Parks managers are weighing up the implications of the spending review, which could mean job losses and trust status for some parks but a smoother ride for others.
Oldham Metropolitan Borough Council parks manager Steve Smith said: "I'd like parks to stay with councils, but feel authorities will now have to look much more closely at different service delivery options like trusts or social enterprises.
"We are relatively unscathed. We have to lose four staff out of 80 and hope to do so through natural wastage. Councillors of all parties have been supportive and recognise the role of good-quality space, especially in recession.
"Parks departments will have to look at anything to reduce costs - such as utility bills. Every £5,000 to £10,000 saved is a job saved. The good thing is that good-quality parks are more important in recession, especially with more jobless people.
"With changes to the benefits system, green spaces offer a platform for training to get people back into work. Studies show politicians who support parks enjoy more popularity, which is a strong card for us."
Liverpool City Council head of green space development Tom Duckworth said: "We await further guidance from the centre, but we have a contract with Glendale to 2018 and that will follow through.
"We have invested heavily in parks, which takes off some of the pressure. By investing in capital works we have reduced revenue spending on repairs. There's no gloom and doom here - we know how to bob and weave and we are positive."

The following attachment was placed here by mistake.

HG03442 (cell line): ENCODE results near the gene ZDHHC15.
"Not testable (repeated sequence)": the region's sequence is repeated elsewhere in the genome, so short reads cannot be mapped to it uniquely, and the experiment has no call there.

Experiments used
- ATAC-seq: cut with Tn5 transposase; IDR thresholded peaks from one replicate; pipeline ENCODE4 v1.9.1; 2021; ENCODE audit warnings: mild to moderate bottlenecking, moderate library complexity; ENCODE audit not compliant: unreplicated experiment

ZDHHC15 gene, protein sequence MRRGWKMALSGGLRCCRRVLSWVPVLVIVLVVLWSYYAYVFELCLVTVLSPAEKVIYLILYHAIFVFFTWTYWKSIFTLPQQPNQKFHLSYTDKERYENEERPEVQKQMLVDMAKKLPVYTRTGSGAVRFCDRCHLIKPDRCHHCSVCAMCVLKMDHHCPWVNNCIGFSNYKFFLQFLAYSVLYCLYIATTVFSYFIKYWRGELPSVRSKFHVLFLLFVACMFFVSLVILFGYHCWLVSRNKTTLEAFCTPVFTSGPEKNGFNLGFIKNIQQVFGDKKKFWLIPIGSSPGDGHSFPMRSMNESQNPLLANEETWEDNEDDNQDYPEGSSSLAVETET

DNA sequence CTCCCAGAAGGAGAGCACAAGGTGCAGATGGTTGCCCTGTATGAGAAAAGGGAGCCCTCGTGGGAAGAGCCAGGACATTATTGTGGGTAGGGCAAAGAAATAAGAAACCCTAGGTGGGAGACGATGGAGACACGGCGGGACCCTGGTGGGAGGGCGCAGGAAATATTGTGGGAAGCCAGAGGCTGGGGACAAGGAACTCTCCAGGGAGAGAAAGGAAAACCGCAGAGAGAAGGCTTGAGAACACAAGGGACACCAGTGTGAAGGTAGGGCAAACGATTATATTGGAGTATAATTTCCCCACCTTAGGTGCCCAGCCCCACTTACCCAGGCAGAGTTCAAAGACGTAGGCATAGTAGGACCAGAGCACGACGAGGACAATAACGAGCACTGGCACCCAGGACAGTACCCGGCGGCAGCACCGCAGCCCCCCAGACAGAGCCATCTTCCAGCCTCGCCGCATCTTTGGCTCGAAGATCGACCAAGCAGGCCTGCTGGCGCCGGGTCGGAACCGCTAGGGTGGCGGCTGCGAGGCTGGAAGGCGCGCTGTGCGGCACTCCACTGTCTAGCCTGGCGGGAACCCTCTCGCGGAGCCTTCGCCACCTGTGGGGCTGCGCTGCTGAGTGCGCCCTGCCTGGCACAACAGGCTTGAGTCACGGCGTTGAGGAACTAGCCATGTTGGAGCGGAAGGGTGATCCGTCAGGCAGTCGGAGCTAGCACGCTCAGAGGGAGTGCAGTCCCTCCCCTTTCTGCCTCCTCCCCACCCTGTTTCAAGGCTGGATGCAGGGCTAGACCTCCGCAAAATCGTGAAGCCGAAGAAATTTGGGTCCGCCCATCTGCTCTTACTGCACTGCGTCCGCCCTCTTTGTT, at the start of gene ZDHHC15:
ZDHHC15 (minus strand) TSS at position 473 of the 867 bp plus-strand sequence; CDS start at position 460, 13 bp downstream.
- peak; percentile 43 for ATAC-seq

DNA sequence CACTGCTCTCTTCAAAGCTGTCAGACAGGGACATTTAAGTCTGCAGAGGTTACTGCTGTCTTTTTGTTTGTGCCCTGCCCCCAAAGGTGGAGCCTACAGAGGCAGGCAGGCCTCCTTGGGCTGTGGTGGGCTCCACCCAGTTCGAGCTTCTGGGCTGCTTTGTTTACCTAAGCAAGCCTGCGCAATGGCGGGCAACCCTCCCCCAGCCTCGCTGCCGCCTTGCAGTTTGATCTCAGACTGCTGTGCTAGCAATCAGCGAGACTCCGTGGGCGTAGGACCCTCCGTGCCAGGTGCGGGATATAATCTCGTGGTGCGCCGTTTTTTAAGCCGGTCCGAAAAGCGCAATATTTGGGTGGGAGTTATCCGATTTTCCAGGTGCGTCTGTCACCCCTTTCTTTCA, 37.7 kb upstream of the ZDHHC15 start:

London Borough of Hillingdon senior green spaces manager Paul Richards said: "It's too early to say how the review will affect us, but we are looking at how we can deliver services more effectively.
"We will focus more on the back room than parks staff. Maybe the way we operate means duplication of effort between ourselves and contractors can be streamlined. But with 16 Green Flag spaces, we don't want to jeopardise quality."
Parks consultant Bob Ivison said: "This will inevitably mean a reduction in jobs and authorities will look at external provision of services. The trouble with some areas, such as trusts, is there are too few to gauge their performance, so it's risky.
"I'm not sure there will be a big north-south divide in parks provision. It comes down to individual authorities, some of which are pro the in-house approach and others not."
GreenSpace chief executive Paul Bramhill said: "Non-statutory services such as parks and green spaces will be most vulnerable. Whatever delivery models are explored, sustainability, quality and easy access must be at the heart."